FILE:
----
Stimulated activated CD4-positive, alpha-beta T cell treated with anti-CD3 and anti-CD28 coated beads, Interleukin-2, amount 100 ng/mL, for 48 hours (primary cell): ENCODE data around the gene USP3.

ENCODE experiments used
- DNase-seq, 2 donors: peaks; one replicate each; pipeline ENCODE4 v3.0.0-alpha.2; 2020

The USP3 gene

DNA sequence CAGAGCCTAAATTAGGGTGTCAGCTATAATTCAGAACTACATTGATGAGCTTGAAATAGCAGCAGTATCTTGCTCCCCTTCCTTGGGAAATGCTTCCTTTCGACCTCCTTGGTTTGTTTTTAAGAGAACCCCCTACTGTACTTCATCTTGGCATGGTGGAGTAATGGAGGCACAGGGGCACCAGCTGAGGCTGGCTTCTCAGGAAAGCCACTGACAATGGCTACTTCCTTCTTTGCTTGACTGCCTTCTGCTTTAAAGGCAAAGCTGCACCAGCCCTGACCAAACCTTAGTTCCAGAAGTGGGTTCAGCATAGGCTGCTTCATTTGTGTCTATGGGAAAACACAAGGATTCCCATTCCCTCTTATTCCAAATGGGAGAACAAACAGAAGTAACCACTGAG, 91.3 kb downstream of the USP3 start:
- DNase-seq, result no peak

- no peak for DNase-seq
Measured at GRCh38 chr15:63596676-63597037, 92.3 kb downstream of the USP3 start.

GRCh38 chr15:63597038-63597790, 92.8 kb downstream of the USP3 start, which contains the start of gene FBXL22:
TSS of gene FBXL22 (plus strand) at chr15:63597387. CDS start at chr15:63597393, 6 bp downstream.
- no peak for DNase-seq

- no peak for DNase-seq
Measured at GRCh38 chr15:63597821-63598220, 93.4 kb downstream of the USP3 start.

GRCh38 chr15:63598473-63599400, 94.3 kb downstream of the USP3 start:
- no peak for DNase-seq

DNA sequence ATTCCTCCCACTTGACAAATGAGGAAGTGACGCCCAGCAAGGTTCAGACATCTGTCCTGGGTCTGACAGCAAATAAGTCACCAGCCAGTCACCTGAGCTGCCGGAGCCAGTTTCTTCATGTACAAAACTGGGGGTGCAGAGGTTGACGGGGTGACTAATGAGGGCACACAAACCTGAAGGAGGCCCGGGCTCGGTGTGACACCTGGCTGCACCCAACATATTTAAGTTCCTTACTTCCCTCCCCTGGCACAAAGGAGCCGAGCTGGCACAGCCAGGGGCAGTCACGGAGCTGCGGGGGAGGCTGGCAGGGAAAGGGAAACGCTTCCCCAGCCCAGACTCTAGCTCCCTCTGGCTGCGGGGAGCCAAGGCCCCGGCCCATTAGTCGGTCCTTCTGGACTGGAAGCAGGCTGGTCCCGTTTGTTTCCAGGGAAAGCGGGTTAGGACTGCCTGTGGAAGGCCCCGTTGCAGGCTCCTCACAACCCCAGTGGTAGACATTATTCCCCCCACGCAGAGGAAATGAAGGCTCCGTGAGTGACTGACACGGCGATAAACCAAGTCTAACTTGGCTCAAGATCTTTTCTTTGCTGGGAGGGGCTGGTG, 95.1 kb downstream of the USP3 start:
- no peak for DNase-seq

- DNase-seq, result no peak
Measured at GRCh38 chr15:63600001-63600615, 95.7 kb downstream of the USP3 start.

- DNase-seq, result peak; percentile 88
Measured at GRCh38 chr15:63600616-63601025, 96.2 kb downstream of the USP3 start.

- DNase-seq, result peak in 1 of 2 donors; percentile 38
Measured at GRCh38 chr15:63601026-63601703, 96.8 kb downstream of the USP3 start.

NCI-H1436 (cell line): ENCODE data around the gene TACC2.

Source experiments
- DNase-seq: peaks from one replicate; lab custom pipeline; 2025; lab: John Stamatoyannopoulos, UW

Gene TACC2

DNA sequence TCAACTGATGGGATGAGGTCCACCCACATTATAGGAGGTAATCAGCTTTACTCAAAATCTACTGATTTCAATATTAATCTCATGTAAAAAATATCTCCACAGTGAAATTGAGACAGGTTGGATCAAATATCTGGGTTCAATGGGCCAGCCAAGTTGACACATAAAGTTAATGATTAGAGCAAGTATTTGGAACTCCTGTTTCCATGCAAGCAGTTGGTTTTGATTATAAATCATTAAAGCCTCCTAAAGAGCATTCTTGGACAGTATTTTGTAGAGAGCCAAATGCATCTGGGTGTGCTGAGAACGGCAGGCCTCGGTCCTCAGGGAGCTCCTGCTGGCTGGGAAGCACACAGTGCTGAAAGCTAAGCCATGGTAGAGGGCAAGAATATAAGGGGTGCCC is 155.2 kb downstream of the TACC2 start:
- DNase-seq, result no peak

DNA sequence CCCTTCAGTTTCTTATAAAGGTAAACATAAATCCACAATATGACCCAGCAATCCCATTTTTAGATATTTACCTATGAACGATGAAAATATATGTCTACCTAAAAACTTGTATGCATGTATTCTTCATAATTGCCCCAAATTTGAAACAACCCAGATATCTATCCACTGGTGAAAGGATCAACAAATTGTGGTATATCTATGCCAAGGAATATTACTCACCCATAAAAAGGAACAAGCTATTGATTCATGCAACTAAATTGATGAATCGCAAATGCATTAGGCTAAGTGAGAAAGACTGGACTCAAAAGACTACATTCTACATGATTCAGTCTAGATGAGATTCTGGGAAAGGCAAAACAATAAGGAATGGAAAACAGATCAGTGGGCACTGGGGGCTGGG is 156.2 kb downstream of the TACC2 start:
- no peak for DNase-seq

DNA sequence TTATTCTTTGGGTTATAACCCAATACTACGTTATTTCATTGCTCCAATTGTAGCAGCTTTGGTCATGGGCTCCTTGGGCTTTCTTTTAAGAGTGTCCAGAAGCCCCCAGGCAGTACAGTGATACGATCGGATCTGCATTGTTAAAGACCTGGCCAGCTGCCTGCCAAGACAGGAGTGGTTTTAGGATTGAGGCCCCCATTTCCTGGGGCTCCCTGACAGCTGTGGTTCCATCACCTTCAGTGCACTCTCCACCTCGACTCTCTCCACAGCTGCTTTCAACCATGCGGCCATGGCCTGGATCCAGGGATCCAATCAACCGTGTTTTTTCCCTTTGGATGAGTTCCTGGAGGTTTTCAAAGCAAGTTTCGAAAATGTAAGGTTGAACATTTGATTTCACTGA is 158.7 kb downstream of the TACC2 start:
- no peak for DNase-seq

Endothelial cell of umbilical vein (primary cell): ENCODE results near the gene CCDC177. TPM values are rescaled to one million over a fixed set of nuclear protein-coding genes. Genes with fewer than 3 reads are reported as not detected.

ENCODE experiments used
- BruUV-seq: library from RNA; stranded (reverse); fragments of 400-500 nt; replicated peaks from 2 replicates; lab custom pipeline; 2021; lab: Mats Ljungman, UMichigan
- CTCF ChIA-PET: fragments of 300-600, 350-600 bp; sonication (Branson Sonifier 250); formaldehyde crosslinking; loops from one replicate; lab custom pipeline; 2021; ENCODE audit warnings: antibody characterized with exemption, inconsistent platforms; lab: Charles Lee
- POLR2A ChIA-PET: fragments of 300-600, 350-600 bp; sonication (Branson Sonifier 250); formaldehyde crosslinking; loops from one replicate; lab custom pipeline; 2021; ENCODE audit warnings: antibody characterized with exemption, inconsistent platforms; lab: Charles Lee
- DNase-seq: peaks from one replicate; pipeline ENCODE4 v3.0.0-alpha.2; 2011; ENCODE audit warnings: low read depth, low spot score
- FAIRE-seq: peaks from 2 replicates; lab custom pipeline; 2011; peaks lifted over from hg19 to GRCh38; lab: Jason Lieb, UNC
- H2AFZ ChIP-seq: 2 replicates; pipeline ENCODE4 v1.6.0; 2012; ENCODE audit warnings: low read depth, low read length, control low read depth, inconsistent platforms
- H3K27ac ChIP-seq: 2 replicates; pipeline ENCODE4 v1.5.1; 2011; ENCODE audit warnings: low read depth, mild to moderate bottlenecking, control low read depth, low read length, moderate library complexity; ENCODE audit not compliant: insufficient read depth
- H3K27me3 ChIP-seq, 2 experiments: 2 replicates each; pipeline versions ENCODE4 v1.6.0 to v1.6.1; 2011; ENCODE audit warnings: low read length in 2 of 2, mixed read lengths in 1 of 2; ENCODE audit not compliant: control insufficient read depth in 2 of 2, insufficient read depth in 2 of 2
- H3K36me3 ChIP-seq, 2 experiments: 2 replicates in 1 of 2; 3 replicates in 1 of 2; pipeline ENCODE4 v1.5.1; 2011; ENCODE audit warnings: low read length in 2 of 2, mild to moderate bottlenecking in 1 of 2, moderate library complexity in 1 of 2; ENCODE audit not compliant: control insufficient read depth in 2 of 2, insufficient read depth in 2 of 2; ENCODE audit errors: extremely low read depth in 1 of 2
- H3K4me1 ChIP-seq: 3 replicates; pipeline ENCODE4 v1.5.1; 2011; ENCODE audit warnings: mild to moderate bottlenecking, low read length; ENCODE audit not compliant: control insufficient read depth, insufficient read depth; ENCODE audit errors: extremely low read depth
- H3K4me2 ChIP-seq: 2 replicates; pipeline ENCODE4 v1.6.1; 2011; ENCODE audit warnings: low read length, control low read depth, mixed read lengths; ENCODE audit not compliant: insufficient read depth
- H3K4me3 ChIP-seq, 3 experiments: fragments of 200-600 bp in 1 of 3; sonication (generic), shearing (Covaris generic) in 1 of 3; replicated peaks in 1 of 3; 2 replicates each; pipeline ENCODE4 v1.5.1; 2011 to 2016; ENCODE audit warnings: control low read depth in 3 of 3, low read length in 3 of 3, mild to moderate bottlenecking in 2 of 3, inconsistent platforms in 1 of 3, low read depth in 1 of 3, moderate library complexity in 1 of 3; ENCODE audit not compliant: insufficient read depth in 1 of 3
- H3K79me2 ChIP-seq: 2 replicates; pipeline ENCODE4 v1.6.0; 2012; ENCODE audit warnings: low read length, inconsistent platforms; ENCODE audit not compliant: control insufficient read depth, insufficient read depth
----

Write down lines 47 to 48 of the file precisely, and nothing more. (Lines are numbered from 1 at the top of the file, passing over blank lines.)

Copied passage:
- H3K4me3 ChIP-seq, 3 experiments: fragments of 200-600 bp in 1 of 3; sonication (generic), shearing (Covaris generic) in 1 of 3; replicated peaks in 1 of 3; 2 replicates each; pipeline ENCODE4 v1.5.1; 2011 to 2016; ENCODE audit warnings: control low read depth in 3 of 3, low read length in 3 of 3, mild to moderate bottlenecking in 2 of 3, inconsistent platforms in 1 of 3, low read depth in 1 of 3, moderate library complexity in 1 of 3; ENCODE audit not compliant: insufficient read depth in 1 of 3
- H3K79me2 ChIP-seq: 2 replicates; pipeline ENCODE4 v1.6.0; 2012; ENCODE audit warnings: low read length, inconsistent platforms; ENCODE audit not compliant: control insufficient read depth, insufficient read depth